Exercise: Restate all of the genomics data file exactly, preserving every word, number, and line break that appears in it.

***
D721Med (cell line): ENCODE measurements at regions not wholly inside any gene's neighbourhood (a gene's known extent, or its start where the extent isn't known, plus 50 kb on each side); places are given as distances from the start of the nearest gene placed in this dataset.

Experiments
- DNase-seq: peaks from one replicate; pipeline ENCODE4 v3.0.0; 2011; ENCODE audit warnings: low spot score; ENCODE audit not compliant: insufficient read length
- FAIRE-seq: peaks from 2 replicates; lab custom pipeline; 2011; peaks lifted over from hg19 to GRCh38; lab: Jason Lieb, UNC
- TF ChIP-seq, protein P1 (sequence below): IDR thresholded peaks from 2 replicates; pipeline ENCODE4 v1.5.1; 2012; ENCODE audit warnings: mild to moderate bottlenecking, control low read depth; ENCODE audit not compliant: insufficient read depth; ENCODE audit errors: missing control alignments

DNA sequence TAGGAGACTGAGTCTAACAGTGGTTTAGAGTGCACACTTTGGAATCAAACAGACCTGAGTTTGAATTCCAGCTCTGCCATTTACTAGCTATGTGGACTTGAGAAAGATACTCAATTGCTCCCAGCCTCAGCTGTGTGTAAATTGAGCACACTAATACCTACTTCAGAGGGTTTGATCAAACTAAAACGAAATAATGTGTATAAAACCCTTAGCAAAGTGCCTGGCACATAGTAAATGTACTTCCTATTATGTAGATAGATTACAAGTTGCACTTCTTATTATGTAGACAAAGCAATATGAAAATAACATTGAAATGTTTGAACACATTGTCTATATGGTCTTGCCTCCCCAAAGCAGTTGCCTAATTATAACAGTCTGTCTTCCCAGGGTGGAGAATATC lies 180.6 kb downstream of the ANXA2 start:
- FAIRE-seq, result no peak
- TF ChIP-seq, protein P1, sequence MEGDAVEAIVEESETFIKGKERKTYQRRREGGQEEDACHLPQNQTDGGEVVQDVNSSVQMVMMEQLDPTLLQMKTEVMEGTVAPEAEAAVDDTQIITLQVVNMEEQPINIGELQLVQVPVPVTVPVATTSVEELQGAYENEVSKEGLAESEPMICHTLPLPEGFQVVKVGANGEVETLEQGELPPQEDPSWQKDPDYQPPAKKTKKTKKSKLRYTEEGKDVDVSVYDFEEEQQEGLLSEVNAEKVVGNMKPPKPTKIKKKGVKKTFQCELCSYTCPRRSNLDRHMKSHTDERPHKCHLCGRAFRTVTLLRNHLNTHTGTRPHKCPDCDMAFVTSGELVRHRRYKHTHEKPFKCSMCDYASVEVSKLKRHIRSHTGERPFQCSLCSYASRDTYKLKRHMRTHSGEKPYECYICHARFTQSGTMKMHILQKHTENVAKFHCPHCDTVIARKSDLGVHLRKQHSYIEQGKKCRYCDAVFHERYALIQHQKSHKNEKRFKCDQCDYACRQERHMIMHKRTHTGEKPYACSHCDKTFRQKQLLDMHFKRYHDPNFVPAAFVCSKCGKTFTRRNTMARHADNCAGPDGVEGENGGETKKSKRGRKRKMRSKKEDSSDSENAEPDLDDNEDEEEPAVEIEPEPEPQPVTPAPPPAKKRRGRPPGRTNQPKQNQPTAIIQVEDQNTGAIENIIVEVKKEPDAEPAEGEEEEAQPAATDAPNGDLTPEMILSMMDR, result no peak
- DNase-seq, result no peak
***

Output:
D721Med (cell line): ENCODE measurements at regions not wholly inside any gene's neighbourhood (a gene's known extent, or its start where the extent isn't known, plus 50 kb on each side); places are given as distances from the start of the nearest gene placed in this dataset.

Experiments
- DNase-seq: peaks from one replicate; pipeline ENCODE4 v3.0.0; 2011; ENCODE audit warnings: low spot score; ENCODE audit not compliant: insufficient read length
- FAIRE-seq: peaks from 2 replicates; lab custom pipeline; 2011; peaks lifted over from hg19 to GRCh38; lab: Jason Lieb, UNC
- TF ChIP-seq, protein P1 (sequence below): IDR thresholded peaks from 2 replicates; pipeline ENCODE4 v1.5.1; 2012; ENCODE audit warnings: mild to moderate bottlenecking, control low read depth; ENCODE audit not compliant: insufficient read depth; ENCODE audit errors: missing control alignments

DNA sequence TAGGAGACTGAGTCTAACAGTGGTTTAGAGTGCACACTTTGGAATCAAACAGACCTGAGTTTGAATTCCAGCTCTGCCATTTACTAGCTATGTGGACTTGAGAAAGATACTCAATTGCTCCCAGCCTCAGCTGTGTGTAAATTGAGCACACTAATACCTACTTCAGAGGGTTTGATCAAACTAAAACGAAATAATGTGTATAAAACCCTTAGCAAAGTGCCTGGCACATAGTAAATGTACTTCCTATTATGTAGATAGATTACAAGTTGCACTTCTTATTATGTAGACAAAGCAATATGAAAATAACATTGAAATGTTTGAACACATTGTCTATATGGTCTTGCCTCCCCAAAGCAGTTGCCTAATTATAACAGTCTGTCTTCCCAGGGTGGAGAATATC lies 180.6 kb downstream of the ANXA2 start:
- FAIRE-seq, result no peak
- TF ChIP-seq, protein P1, sequence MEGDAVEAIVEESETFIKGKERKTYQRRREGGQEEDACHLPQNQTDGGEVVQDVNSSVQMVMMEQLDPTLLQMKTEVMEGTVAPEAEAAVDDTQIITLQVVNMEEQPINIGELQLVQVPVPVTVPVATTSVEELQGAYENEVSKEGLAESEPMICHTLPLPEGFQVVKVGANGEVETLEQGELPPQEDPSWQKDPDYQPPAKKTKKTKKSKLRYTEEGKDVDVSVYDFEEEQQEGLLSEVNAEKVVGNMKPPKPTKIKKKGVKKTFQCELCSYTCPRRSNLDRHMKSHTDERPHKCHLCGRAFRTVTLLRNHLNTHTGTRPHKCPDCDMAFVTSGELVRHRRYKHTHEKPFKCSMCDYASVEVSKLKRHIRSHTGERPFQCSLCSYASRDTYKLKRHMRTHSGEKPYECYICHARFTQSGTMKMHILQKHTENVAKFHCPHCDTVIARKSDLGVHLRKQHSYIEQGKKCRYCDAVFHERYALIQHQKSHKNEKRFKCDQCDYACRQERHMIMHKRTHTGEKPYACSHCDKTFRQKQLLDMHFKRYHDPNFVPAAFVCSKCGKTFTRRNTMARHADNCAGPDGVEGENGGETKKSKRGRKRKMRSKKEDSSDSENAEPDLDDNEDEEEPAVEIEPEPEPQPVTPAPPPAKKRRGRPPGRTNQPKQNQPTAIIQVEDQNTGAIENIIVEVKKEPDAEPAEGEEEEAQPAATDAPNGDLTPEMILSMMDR, result no peak
- DNase-seq, result no peak